Monday, 7 April 2014

No excuses

In January[1], I wrote about the need for the government to take urgent action to restore the value of the National Minimum Wage (NMW) and to enforce it in practice.

In March[2], the government announced above inflation increases to take effect from October. However, the increase is still not sufficient to regain the value in 2010, since when all other increases have been somewhat below inflation.

The responsibility for enforcement of the NMW rests with Her Majesty’s Revenue and Customs (HMRC), although it is not believed that the Queen herself has yet been out on a raid. HMRC’s enforcement teams investigate complaints and have responsibility for educating employers and employees about what happens if they fail to pay what they must.

Last year, HMRC’s investigations resulted in over 26,000 people getting a total of £4 million in back pay. However, I believe that much more should be done and that some employers have got away too lightly with cheating employees and competitors.

To coincide with NMW’s 15th anniversary, HMRC has published[3] a list of the worst excuses it has seen over the past year for employers failing to pay the minimum wage.
Try these:

1. An employer said a woman on the premises was not entitled to the minimum wage as she was his wife. When asked what his wife’s name was, the employer said: “Err, her name? What’s your name, love?”

2. One employer told HMRC: “My employees don’t speak English, so they’re not entitled to it.

3. An employee ran out of the premises when HMRC officers arrived to check for minimum wage infringements. The same employee then returned - minus the work pinafore - with the employer claiming they were a customer.

4. Another employer told HMRC: “When the NMW goes up I do increase the amount I pay a little, even if the total pay is still below the NMW. I don’t think it’s right to ignore rises in NMW.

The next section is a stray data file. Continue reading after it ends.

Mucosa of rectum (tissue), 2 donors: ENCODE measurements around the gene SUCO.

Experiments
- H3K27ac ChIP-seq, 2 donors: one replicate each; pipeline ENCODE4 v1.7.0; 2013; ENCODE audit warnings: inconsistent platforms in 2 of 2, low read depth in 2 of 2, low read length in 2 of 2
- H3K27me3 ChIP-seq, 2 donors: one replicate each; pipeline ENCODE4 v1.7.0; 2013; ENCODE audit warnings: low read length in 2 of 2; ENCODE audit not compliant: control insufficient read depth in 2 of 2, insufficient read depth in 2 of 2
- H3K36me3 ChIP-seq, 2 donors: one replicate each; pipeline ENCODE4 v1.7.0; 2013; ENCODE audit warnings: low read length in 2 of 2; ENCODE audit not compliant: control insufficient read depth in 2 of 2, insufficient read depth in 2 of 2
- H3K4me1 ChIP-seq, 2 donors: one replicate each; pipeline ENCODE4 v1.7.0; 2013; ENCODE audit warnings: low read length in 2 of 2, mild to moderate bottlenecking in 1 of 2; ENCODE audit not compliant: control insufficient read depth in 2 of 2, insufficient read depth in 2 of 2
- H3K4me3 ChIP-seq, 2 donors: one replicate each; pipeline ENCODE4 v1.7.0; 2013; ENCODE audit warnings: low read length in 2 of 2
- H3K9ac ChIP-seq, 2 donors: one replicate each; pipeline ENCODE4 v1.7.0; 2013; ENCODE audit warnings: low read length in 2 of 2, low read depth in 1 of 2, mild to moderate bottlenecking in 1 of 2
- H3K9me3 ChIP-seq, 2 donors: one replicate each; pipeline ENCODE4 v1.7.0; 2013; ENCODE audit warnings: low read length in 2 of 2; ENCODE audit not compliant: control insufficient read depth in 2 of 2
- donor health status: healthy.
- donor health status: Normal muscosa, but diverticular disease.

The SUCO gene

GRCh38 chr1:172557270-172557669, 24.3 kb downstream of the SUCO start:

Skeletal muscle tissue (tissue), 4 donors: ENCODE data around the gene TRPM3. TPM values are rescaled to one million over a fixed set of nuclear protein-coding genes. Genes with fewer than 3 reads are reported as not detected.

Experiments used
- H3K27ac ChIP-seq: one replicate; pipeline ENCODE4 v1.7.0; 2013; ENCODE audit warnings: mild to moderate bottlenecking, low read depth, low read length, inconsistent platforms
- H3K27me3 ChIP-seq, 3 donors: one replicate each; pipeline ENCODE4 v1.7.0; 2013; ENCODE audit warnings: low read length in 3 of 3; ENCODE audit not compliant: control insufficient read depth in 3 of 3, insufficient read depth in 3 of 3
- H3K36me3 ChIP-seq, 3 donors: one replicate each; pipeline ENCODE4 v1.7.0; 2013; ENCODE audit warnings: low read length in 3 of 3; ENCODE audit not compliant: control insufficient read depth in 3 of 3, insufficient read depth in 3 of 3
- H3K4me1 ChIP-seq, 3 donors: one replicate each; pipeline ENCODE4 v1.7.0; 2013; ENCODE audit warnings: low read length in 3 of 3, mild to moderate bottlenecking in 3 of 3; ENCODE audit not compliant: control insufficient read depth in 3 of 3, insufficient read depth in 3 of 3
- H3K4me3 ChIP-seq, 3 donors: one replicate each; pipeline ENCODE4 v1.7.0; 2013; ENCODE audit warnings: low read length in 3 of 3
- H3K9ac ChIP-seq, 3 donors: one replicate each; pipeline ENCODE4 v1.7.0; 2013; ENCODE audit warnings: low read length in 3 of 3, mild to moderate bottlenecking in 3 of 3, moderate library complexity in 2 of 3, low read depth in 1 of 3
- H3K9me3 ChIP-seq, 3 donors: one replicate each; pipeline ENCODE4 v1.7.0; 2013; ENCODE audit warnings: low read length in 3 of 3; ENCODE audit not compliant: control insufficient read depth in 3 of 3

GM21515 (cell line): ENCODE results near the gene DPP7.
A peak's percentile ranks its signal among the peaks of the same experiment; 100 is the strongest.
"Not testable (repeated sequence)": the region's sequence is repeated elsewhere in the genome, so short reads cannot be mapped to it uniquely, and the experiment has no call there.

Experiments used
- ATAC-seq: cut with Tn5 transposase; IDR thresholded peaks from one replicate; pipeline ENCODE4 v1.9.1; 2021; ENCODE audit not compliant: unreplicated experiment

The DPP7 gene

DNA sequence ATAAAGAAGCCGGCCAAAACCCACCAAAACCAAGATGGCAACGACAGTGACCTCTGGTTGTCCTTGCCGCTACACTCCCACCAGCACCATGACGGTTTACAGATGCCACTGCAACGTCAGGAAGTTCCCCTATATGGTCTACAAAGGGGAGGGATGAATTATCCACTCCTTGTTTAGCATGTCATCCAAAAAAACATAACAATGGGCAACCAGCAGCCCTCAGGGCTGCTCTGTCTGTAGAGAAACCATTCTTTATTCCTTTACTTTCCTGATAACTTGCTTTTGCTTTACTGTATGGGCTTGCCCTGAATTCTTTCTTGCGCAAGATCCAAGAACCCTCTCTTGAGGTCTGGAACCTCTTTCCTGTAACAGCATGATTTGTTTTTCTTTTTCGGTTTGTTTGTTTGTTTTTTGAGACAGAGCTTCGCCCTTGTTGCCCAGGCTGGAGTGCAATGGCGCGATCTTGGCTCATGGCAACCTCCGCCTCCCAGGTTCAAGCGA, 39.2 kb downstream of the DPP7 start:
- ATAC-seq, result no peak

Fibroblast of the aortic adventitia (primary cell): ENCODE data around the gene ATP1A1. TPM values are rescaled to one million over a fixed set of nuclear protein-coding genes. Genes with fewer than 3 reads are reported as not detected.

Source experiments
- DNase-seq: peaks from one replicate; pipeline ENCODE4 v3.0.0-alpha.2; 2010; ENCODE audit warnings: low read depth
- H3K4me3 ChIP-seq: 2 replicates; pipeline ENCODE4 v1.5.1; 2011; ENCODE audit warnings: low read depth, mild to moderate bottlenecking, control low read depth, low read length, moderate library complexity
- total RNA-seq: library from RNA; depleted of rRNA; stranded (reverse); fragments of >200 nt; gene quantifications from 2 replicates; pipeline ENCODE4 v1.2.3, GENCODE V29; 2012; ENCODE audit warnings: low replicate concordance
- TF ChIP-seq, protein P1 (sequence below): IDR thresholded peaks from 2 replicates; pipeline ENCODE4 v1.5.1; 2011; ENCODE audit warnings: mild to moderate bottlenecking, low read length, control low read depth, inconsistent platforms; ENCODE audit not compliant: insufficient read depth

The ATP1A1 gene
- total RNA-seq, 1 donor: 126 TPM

5. Upon inspection, an employer told HMRC: “I know I am paying them too little, but they are happy to work for this amount because they are getting experience.”

6. An employer said his employee was just working for a few days, with a view to buying the business. When HMRC checked food safety records, the employee’s name was found on historic food temperature records.

7. An employer claimed they realised they were not paying employees the minimum wage and had just this week increased their wages - to an hourly rate which was still below the minimum wage.

8. An employer told HMRC: “It wasn’t a conscious decision to say ‘I’m not going to pay this’, but I’ve never really considered doing it because I’ve not had people come to me and say: ‘I’m not getting paid enough’ or: ‘Is this the minimum wage?’”

9. One employer claimed an employee was just a friend, and only in the restaurant as they were in the area. HMRC officers returned another day to find the employee in the kitchen preparing food.

10. A number of employers claimed that accommodation they provided workers made up for their shortfall in wages.

No excuses. I’m clear that employers who fail to pay properly should be forced to pay the back pay and hefty fines.

More information about the different minimum wage rates, which depend upon age and apprentice status, can be found at

If you believe you are not being paid the minimum wage, call the Pay and Work Rights Helpline, in confidence, for advice, in more than 100 languages, on 0800 917 2368. Calls to the Helpline from interns who are working for nothing, or for “expenses only”, are being fast-tracked for investigation.